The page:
Well, most of the spring wildflowers are finished, but you can still find a few here and there. Especially if you wander around off the beaten path (or paved path, as it were) and momentarily wonder just where the heck you are and where that path went…. I came across a colony of Wild Ginger (Asarum canadense) that still had some flowers tucked underneath their leaves.
Hardly do we ever think of these two creatures together, and yet, by planting Black-eyed Susans and Milkweed we are inviting the two to co-mingle. (Don’t fret, Goldfinches are seed eaters.) Really, the two aren’t likely to go palling around together; butterflies make it a habit of avoiding birds, but the thought is rather sweet in a Disney sort of way.
The broader concept of Monarchs and Goldfinches is really the idea that what we put in our gardens matters. It has always mattered, but perhaps not in the way that it does now. After decades of population growth, continuous development, and public and suburban installation of alien plant species, we have created an environment wholly inhospitable to local, and migratory wildlife. Not only have native habitats been destroyed, but what is offered as replacement is often of little value to those living things that need food, shelter, and breeding ground. Drive from Washington, D.C. to Boston and you will see what I mean. The entire east coast is just one suburb after another as you go from major city to major city. There is no longer “out there.” What was once hundreds of thousands of acres of untouched landscape is now our yards.
The message is slowly getting out – we must do more to revive biodiversity by planting things that are native, and beneficial to insects and wildlife of all types. We need to be actively supporting our local ecosystems by considering all living things in our planting plans, by planting native plants that serve to provide for both wildlife and ourselves. It starts with us, and our gardens.
So, let’s start with something easy. Want to see some happy Goldfinches? Plant some Black-eyed Susans (Rudbeckia). The flowers are long-blooming, which will make us happy, they are attractive to pollinators, which will make the bees and butterflies happy, and when you let the flowers go to seed, you will see some very happy Goldfinches. In addition, the rhizomatous root systems of many of these flowers work well to manage soil erosion. They are also drought tolerant once established, very tough, thrive on neglect, and can put up with periods of wet, which makes them great rain garden plants (and that makes the Chesapeake Bay happy). All but two of the varieties we offer in the Perennials Department are native to this area, and all of them are native to the U.S.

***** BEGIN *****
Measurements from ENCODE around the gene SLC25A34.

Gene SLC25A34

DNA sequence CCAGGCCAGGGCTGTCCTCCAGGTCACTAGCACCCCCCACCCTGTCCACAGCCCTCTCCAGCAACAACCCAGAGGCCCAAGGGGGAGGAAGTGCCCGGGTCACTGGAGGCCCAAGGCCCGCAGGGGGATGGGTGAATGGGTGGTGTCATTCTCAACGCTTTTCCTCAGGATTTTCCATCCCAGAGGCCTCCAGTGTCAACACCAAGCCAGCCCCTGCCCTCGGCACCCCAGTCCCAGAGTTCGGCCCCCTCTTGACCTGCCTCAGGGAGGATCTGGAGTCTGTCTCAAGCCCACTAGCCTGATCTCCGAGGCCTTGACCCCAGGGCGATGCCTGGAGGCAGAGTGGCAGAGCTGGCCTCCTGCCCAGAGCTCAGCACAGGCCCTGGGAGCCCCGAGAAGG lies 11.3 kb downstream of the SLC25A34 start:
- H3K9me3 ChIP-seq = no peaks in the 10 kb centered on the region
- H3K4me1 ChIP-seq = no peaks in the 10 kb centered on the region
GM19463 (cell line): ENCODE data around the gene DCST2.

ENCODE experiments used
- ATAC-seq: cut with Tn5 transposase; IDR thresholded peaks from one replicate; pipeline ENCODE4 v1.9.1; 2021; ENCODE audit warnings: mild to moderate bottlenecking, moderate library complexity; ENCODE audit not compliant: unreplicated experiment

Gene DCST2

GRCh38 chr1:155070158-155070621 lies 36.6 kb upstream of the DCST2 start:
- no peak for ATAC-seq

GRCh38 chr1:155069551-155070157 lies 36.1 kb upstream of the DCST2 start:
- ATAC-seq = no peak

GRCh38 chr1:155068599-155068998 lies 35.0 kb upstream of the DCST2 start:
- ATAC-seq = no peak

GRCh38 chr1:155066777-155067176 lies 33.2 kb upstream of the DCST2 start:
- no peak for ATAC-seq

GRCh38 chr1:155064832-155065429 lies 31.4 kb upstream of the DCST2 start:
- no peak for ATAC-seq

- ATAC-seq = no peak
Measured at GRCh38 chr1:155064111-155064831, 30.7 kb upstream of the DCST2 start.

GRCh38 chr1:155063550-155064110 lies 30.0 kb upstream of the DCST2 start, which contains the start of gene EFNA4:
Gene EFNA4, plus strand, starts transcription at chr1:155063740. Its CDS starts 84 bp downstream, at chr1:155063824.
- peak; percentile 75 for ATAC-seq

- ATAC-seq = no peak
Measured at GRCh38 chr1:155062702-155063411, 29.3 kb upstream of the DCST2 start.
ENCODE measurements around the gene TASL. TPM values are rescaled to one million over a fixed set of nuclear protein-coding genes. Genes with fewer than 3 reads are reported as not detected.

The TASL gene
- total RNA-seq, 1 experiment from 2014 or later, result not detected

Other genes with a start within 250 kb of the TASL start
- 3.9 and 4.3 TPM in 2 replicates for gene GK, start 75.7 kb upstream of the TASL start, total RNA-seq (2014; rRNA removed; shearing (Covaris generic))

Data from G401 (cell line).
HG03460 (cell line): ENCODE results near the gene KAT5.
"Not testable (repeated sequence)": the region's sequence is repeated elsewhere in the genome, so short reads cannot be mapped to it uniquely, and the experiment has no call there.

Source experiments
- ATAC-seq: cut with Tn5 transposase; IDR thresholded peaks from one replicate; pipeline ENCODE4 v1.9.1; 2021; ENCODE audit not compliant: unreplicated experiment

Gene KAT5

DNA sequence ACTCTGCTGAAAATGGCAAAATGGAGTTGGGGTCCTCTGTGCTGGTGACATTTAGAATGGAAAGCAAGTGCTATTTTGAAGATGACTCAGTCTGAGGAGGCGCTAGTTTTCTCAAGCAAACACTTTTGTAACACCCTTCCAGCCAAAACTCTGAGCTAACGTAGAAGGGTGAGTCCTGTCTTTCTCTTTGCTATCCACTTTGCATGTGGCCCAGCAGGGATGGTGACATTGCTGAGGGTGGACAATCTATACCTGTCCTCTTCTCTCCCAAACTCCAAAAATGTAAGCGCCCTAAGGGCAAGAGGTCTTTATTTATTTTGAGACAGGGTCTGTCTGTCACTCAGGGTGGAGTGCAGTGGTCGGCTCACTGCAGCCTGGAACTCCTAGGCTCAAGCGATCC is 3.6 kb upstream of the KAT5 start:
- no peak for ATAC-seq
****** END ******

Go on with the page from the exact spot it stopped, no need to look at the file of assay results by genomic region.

As for the Monarch, this butterfly is an example of how quickly a large population can decline in a very short period of time. More than 90% of the population has vanished in the last 25 years due to habitat loss and pesticides. What makes them particularly susceptible is that they are migratory. Similar to birds, Monarchs are hard-wired on when, and where to go. For them, migration is instinctual, and very inflexible. They migrate south to the exact same location, along the same routes.
If their stops along the way have been changed in any way (i.e., developed, replanted, cleared, sprayed), or if their sole forest destination has been altered in any way (e.g., illegal logging, or the massive storm damage last year), then their chances of survival are very slim. Like migratory birds, they won’t look around for a different, possibly better location to stop for food, or overwinter.
They will travel the same way, arrive at the exact destination and stay there, whether there is anywhere for them to roost or not. In addition, Monarch caterpillars are able to survive feeding only on Milkweed plants (Asclepias), which makes planting it very important. They breed here in the spring, or summer (the line dissects Maryland horizontally in half so it’s anybody’s guess), then they all leave in the fall like clockwork. If there are no food sources for the caterpillars here, then there won’t be anything migrating in the future.
At the nursery, you’ll find two Milkweed options: Butterfly Weed (Asclepias tuberosa), and Swamp Milkweed (Asclepias incarnata). The Butterfly Weed has a beautiful, incredibly bright orange cluster of flowers in late June, early July. It enjoys lots of sun and dry, well drained soil. It requires no attention, except that of adoration. The Swamp Milkweed has a deep pink cluster of flowers (sometimes white) and prefers average-to-moist soil conditions and lots of sun, although it will tolerate a bit of shade. Equally easy to grow, Swamp Milkweed blooms later in the summer and is no less beautiful.
You may not see Monarchs flooding your yard to lay eggs and forage for food after planting Milkweed, but after a few years, you may find that your yard has quietly become a breeding ground, or a cafeteria, and that makes it worthwhile.
As the poet, Gary Snyder said, “Nature is not a place you visit, it is home.”
by Constance Cleveland, Behnke’s Perennial Buyer